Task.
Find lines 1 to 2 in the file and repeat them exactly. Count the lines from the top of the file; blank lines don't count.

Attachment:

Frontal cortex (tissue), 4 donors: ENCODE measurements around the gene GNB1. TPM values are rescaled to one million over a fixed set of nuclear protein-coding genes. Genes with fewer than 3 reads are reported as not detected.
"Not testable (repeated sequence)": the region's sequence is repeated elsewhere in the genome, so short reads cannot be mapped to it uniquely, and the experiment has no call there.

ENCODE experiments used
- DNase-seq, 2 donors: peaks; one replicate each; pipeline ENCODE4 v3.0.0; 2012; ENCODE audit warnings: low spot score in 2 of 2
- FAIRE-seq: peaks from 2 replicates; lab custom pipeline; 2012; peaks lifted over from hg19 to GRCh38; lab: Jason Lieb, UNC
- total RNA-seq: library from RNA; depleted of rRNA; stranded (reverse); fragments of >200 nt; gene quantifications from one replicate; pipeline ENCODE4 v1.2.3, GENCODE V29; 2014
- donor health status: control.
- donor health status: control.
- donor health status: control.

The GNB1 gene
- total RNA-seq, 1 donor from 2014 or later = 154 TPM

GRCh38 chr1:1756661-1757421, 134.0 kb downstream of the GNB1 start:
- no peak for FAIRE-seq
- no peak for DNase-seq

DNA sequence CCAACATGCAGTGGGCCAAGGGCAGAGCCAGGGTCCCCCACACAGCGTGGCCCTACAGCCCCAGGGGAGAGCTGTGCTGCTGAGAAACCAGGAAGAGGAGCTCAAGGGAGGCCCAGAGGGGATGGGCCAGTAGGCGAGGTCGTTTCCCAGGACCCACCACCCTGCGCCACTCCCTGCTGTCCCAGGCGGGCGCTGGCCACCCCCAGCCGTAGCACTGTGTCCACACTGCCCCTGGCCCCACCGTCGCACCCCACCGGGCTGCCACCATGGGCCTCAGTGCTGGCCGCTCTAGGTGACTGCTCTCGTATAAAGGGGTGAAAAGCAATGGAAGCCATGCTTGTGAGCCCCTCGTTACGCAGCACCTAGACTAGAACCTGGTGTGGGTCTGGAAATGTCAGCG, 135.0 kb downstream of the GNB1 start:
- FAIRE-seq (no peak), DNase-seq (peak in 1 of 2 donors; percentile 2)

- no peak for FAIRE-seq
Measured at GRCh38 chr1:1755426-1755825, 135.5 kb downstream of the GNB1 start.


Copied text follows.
Frontal cortex (tissue), 4 donors: ENCODE measurements around the gene GNB1. TPM values are rescaled to one million over a fixed set of nuclear protein-coding genes. Genes with fewer than 3 reads are reported as not detected.
"Not testable (repeated sequence)": the region's sequence is repeated elsewhere in the genome, so short reads cannot be mapped to it uniquely, and the experiment has no call there.